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Weight Loss Study Focuses on Dairy Foods

By Marcia Wood
April 27, 2007

Determined northern California dieters are helping Agricultural Research Service (ARS) nutrition researchers learn more about the role that low-fat, calcium-rich dairy foods play in healthful weight-loss regimens. The volunteers--men and women aged 22 to 45 who are nonsmokers and are 45 to 100 pounds overweight--are completing 15-week stints in which they eat varying amounts of dairy foods as part of their everyday meals and snacks.

Earlier studies, conducted elsewhere, suggest that calcium from low-fat dairy foods enhances loss of unwanted pounds--and fat. The California study, led by ARS research physiologist Marta D. Van Loan, focuses on the number of servings of dairy foods eaten per day and, as such, may shed new light on previous findings.

For example, for three weeks of the study, volunteers will eat "low-dairy" meals and snacks as is typical of their normal diets, eating only one serving of dairy foods a day, according to Van Loan. For another 12 weeks of the study, they will be assigned to either a high-dairy diet with three servings of dairy foods (milk, yogurt and cheese) or stay with the low-dairy plan of one daily serving.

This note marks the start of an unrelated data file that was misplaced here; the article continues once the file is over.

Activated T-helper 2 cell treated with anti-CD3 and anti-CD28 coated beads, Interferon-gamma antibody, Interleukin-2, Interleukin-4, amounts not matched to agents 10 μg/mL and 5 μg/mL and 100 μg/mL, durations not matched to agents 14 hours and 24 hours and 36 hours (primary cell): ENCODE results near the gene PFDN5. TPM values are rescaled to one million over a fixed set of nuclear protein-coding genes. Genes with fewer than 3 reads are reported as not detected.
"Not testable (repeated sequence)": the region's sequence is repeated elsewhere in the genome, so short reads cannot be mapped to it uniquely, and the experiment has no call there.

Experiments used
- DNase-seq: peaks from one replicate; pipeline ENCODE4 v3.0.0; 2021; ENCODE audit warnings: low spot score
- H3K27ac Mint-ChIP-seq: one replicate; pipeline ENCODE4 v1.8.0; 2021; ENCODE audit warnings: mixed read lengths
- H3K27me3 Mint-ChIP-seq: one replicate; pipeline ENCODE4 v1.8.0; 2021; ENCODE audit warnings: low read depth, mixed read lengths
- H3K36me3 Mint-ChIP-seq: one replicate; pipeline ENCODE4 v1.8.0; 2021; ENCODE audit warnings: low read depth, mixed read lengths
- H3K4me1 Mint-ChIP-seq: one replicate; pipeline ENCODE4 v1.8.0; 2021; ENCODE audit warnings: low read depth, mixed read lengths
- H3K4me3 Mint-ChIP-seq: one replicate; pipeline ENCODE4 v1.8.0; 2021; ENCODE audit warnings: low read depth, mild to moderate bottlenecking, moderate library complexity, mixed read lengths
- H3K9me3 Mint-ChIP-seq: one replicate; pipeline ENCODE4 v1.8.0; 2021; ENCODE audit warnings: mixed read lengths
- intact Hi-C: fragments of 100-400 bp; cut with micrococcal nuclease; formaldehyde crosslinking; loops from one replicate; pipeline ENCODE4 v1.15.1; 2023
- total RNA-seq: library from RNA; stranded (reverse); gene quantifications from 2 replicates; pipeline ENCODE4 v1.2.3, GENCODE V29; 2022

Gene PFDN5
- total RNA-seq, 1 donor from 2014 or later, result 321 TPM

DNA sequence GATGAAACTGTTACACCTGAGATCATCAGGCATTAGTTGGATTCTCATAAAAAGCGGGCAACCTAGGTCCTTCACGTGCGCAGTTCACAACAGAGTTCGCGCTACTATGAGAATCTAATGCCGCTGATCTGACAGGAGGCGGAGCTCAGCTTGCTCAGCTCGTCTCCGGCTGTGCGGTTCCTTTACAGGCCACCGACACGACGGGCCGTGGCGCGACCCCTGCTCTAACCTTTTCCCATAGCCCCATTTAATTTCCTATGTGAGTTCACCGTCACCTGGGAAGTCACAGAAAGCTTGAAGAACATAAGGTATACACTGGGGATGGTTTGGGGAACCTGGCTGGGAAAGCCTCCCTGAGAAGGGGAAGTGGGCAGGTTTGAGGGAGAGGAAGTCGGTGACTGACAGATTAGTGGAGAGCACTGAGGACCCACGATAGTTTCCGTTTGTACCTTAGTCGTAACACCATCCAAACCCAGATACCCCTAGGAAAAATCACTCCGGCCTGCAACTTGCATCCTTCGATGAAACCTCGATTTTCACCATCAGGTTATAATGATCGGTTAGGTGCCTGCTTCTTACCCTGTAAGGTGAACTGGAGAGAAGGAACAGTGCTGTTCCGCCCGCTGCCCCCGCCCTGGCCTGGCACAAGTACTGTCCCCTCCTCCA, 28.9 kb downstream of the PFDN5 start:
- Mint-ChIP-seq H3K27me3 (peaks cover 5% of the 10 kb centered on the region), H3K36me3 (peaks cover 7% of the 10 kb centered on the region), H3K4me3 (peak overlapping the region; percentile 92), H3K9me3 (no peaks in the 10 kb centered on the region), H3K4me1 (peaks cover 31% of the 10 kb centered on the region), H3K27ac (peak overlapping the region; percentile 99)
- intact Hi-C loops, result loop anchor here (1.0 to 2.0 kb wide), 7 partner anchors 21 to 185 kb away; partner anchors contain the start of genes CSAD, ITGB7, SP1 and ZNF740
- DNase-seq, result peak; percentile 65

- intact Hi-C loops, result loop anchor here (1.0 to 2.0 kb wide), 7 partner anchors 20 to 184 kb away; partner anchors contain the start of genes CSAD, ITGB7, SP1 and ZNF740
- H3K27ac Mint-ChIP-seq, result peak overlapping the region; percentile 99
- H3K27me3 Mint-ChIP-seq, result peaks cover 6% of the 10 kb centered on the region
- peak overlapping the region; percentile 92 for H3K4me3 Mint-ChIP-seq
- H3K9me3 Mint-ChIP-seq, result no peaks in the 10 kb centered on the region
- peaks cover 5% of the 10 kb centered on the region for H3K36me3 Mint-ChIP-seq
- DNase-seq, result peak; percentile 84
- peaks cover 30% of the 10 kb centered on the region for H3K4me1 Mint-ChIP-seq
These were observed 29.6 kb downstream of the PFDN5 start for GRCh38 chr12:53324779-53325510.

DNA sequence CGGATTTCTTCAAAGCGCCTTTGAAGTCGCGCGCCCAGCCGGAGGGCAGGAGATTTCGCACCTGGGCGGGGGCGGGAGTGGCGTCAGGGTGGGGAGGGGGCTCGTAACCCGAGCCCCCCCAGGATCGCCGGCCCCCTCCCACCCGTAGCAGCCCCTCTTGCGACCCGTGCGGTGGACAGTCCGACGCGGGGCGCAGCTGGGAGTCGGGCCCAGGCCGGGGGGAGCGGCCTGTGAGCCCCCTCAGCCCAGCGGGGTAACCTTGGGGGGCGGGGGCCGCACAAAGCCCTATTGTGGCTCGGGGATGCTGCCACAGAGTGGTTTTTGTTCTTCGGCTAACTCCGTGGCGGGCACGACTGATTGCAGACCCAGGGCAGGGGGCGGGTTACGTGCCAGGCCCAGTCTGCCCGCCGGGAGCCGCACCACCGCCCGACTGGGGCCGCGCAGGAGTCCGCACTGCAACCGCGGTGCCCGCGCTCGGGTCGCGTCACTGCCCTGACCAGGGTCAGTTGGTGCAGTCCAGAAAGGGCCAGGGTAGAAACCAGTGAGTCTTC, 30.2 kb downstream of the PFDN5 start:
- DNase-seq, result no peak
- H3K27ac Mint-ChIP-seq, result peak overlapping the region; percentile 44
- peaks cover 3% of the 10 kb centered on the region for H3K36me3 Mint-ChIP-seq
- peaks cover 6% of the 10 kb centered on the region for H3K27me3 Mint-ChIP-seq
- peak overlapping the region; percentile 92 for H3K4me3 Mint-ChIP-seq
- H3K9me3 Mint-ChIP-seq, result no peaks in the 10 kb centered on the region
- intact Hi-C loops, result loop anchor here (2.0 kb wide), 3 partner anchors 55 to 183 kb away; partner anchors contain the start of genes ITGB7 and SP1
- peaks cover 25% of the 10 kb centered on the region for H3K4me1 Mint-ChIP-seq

One serving of dairy equals either one glass of milk, two ounces of cheese or one cup of yogurt, for example.

Van Loan is based at the agency's Western Human Nutrition Research Center, Davis, Calif. She's doing the work with ARS physiologist Sean H. Adams and chemist Nancy L. Keim, both of the nutrition center, and with co-investigators at the University of California-Davis, UC Davis Medical Center, and Iowa State University at Ames.

This ARS study is being supported in part by the National Dairy Council of Rosemont, Ill., and the Dairy Council of California, in Sacramento. Van Loan expects to have preliminary results by early 2008. The findings may help combat America's obesity epidemic. An estimated 97 million adults in this country are overweight or obese.

ARS is the U.S. Department of Agriculture's chief scientific research agency.